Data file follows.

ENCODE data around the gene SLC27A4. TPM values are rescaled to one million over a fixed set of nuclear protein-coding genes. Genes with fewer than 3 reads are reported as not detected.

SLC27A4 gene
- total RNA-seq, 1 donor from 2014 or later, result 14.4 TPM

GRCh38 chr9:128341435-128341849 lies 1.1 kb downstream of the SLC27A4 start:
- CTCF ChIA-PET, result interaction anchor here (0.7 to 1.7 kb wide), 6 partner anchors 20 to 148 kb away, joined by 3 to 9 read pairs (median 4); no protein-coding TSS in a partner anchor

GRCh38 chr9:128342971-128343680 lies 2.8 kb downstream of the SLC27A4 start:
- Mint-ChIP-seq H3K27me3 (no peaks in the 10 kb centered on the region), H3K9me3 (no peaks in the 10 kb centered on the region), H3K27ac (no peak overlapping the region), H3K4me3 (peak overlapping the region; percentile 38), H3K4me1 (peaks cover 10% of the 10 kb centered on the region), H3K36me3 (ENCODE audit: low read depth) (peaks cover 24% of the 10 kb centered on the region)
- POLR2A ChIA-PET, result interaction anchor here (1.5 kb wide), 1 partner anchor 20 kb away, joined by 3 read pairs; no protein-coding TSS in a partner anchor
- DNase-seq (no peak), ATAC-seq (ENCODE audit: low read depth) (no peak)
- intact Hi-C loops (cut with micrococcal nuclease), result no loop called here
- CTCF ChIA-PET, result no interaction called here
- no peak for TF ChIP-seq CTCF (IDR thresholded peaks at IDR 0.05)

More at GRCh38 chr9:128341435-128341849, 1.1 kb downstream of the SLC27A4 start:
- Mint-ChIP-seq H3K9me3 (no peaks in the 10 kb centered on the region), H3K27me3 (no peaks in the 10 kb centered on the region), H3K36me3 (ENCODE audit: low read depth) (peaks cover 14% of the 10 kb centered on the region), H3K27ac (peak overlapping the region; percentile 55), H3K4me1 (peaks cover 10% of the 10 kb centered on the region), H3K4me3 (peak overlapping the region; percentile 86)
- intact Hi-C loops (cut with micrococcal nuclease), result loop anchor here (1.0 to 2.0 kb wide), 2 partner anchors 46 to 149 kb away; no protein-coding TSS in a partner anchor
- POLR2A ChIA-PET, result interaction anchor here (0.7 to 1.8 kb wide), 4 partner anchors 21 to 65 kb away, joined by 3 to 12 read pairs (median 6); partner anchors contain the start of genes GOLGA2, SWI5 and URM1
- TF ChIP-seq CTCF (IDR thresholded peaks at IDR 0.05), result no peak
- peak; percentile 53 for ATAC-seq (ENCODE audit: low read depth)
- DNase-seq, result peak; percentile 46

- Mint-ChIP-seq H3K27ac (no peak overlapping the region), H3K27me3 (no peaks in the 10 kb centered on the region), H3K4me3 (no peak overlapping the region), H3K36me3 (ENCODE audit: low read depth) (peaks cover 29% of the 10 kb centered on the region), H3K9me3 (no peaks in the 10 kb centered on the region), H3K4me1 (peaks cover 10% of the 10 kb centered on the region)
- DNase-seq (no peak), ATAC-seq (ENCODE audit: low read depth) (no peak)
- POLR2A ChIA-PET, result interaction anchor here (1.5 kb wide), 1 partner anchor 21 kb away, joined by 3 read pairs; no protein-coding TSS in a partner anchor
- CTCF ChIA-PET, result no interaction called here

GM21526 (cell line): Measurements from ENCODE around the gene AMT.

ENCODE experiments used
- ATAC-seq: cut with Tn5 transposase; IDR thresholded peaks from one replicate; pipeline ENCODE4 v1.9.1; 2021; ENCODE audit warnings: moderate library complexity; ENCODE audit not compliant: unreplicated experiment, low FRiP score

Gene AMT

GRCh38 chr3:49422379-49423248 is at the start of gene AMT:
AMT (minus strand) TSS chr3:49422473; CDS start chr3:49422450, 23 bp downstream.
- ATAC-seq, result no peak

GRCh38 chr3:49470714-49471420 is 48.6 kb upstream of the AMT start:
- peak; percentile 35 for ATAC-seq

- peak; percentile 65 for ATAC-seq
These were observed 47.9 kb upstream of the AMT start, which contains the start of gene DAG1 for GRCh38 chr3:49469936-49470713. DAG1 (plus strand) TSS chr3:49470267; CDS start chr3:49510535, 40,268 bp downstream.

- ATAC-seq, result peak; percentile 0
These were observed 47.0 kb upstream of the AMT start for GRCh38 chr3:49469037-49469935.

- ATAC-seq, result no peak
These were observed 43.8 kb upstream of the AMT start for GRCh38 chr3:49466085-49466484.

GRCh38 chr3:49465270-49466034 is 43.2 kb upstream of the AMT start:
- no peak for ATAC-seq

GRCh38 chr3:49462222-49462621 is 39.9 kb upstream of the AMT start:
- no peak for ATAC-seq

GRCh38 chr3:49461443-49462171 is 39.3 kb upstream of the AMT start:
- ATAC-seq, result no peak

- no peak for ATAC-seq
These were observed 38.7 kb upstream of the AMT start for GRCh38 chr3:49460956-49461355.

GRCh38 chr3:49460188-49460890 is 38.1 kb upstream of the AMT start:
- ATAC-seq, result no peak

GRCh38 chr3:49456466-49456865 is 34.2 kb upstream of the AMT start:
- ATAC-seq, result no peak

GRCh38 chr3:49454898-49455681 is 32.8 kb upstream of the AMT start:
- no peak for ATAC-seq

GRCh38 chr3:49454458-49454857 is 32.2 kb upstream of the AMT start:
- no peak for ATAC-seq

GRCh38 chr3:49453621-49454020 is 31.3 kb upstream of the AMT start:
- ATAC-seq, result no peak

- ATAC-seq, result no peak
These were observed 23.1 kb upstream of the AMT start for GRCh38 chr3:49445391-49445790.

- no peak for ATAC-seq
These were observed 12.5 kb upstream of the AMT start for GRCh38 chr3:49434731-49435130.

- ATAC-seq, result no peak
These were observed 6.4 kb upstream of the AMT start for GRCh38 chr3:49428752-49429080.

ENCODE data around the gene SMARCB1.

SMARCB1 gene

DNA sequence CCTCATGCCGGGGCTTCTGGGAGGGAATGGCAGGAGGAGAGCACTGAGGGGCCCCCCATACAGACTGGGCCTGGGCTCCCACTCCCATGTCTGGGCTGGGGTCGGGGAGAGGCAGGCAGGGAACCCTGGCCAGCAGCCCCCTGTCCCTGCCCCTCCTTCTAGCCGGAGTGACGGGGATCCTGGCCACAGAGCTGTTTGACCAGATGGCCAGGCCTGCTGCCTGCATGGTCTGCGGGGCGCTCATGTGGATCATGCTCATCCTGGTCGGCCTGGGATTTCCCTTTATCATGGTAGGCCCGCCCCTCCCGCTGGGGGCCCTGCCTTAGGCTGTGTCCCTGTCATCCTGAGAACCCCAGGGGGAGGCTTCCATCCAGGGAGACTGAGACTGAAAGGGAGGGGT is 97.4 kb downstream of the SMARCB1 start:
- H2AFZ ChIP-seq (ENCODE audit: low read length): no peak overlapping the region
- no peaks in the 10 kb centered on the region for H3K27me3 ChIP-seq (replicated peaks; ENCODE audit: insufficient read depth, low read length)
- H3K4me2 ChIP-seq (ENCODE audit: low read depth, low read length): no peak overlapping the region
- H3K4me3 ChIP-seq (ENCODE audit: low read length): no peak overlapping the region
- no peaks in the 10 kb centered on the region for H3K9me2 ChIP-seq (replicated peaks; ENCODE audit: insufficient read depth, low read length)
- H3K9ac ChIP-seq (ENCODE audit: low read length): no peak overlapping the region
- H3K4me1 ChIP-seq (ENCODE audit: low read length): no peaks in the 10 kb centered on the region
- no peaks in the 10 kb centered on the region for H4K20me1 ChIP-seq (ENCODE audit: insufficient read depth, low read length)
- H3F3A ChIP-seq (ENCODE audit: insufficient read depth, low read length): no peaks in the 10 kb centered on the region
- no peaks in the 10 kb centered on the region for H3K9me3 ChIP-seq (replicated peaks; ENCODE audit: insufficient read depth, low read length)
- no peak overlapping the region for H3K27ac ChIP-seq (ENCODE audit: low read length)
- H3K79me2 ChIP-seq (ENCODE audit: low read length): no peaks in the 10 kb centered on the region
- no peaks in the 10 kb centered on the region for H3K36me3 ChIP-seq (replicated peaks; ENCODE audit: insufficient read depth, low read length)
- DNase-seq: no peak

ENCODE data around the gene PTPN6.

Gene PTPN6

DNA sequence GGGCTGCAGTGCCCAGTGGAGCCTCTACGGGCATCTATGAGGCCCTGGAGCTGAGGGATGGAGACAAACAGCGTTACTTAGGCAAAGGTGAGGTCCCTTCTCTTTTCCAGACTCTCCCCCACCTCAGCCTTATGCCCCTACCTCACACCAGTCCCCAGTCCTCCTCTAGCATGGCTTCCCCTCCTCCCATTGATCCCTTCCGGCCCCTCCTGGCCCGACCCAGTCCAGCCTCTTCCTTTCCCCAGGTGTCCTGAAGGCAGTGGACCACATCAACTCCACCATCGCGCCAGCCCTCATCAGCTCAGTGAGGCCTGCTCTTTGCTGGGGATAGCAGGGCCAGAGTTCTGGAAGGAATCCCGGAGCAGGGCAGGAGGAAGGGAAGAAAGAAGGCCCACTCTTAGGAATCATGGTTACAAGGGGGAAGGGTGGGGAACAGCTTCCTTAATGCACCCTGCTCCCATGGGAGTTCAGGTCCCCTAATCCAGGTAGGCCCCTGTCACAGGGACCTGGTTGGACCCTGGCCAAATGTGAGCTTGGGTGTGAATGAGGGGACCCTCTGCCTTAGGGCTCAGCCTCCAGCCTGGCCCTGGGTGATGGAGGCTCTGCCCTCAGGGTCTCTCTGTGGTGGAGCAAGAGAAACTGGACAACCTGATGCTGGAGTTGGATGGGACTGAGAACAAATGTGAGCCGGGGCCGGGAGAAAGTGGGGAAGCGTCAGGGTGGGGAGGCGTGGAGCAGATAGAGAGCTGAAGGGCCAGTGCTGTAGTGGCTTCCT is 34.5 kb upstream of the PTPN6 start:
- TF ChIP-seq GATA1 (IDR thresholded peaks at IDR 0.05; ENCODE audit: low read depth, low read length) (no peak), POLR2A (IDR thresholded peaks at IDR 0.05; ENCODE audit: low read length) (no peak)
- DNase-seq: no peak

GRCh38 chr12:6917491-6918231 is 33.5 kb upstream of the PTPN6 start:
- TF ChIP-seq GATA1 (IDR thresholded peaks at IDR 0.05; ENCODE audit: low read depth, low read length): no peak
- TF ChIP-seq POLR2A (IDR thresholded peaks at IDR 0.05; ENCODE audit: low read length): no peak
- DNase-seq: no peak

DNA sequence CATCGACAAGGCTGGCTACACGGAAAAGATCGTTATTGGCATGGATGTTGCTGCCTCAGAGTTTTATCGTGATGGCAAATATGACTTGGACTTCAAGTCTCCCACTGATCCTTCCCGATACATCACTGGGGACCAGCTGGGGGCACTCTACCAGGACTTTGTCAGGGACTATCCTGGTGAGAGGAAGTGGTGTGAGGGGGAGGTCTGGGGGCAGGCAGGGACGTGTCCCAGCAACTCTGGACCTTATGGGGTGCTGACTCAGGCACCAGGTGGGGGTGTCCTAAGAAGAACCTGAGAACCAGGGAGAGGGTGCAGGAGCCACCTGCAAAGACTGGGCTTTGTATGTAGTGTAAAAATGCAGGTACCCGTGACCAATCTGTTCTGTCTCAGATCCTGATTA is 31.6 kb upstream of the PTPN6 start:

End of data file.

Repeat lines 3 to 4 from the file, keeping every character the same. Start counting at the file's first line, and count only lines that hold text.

- total RNA-seq, 1 donor from 2014 or later, result 14.4 TPM

GRCh38 chr9:128341435-128341849 lies 1.1 kb downstream of the SLC27A4 start: